international conference april 27-29, 2007 mit
Call for Papers
(submission deadline: Jan. 5, 2007)
Our understanding of the technical and social processes by which culture is made and reproduced is being challenged and enlarged by digital technologies. An emerging generation of media producers is sampling and remixing existing materials as core ingredients in their own work. Networked culture is enabling both small and large collaborations among artists who may never encounter each other face to face. Readers are actively reshaping media content as they personalize it for their own use or customize it for the needs of grassroots and online communities. Bloggers are appropriating and recontextualizing news stories; fans are rewriting stories from popular culture; and rappers and techno artists are sampling and remixing sounds.
These and related cultural practices have generated heated contention and debate. What constitutes fair use of another's intellectual property? What ethical issues are posed when sounds, images, and stories move from one culture or subculture to another? Or when materials created by a community or religious or ethnic tradition are appropriated by technologically powerful outsiders? What constitutes creativity and originality in expressive formats based on sampling and remixing? What obligations do artists owe to those who have inspired and informed their work and how much creative freedom should they exercise over their borrowed or shared materials?
One source of answers to such questions lies in the past – in the ways in which traditional printed texts – and films and TV shows as well – invoke, allude to and define themselves against their rivals and ancestors; and – perhaps even more saliently – in the ways in which folk and popular cultures may nourish and reward not originality in our modern sense, but familiarity, repetition, borrowing, collaboration.
This fifth Media in Transition conference, then, aims to generate a conversation that compares historical forms of cultural expression with contemporary media practices. We hope this event will appeal widely across disciplines and scholarly and professional boundaries. For example, we hope this conference will bring together such figures as:
- anthropologists of oral and folk cultures
- historians of the book and reading publics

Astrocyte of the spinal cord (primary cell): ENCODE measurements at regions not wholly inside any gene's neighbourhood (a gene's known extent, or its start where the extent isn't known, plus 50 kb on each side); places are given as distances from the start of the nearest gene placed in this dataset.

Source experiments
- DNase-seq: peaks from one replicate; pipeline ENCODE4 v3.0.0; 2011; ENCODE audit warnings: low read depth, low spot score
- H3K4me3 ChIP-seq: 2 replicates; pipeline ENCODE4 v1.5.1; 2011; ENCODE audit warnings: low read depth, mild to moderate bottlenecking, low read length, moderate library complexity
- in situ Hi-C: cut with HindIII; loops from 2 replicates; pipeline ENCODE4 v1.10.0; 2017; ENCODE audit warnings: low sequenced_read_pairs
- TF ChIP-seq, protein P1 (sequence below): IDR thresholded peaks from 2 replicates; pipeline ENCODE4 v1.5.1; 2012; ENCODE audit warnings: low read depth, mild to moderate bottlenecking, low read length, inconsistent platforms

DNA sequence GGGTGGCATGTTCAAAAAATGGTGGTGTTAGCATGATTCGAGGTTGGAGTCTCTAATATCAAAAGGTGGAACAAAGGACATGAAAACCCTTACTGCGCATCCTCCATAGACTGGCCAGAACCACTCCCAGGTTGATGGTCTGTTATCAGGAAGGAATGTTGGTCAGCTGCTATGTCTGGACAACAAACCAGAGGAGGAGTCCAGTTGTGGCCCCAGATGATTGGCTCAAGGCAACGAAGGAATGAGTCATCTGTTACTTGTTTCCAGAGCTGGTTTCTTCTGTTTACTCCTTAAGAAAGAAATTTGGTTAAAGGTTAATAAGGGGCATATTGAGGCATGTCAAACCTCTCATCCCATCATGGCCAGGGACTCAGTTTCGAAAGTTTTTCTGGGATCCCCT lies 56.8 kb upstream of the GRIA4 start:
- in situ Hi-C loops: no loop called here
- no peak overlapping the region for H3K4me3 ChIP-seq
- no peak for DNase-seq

- political scientists and legal scholars interested in alternative approaches to intellectual property
- media educators who aim to help students think about their ethical responsibilities in this new participatory culture
- artists ready to discuss appropriation and collaboration in their own work
- economists and business leaders interested in the new relationships that are emerging between media producers and consumers
- activists and netizens interested in the ways new technologies democratize who has the right to be an author
Among topics the conference might explore:
- history of authorship and copyright
- folk practices in traditional and contemporary society
- appropriating materials from other cultures: political and ethical dilemmas poetics and politics of fan culture
- blogging, podcasting, and collective intelligence
- media literacy and the ethics of participatory culture
- artistic collaboration and cultural production, past and present
- fair use and intellectual property
- sampling and remixing in popular music
- cultural production in traditional and developing societies
- Web 2.0 and the "architecture of participation"
- creative industries and user-generated content
- parody, spoofs, and mash-ups as critical commentary
- game mods and machinima
- the workings of genre in different media systems
- law and technological change
Short abstracts of no more than 200 words for papers or panels should be sent via email to Brad Seawell at email@example.com no later than January 5, 2007 . Brad can be reached by phone at 617-253-3521. Email submissions are preferred, but abstracts can be mailed to:
Cambridge , MA 02139
Please include a short (75 words or less) biographical statement.